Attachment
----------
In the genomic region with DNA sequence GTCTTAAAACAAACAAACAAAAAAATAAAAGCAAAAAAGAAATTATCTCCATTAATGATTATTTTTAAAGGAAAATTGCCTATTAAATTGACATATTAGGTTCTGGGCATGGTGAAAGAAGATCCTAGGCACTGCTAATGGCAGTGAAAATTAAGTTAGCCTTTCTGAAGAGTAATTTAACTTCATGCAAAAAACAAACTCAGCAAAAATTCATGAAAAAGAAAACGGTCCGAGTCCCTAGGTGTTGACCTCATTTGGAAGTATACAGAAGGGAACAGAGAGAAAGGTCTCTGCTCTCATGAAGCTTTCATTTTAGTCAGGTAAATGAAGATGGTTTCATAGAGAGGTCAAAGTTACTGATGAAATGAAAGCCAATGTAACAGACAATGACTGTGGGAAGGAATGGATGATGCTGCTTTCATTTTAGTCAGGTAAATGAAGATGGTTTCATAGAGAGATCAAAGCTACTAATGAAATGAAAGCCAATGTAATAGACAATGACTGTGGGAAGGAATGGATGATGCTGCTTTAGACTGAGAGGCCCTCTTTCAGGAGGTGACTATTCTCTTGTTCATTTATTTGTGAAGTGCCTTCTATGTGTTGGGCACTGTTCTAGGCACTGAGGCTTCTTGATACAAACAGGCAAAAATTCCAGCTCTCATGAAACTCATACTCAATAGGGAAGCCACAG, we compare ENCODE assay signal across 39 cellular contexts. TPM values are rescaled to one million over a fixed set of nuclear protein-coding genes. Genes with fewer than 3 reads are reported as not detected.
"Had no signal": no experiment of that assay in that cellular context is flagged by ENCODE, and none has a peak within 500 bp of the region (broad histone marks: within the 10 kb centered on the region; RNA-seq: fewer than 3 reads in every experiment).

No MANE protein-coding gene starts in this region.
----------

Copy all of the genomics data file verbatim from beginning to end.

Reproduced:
In the genomic region with DNA sequence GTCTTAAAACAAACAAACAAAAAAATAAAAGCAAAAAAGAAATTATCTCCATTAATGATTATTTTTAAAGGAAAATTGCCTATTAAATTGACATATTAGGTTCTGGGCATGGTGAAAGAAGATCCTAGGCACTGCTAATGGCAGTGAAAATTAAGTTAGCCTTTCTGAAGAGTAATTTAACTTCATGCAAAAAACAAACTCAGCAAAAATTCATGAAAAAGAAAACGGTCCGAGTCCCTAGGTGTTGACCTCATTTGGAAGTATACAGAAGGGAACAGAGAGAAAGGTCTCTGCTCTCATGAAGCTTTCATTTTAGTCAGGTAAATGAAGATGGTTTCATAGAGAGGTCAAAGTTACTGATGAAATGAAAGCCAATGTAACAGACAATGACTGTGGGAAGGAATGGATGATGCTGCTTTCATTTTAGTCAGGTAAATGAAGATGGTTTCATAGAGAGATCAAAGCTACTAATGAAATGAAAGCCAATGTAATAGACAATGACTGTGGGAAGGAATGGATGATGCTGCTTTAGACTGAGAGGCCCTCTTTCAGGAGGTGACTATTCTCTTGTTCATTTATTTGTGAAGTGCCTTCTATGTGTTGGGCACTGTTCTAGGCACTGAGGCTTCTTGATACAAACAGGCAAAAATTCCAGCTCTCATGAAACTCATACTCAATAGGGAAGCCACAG, we compare ENCODE assay signal across 39 cellular contexts. TPM values are rescaled to one million over a fixed set of nuclear protein-coding genes. Genes with fewer than 3 reads are reported as not detected.
"Had no signal": no experiment of that assay in that cellular context is flagged by ENCODE, and none has a peak within 500 bp of the region (broad histone marks: within the 10 kb centered on the region; RNA-seq: fewer than 3 reads in every experiment).

No MANE protein-coding gene starts in this region.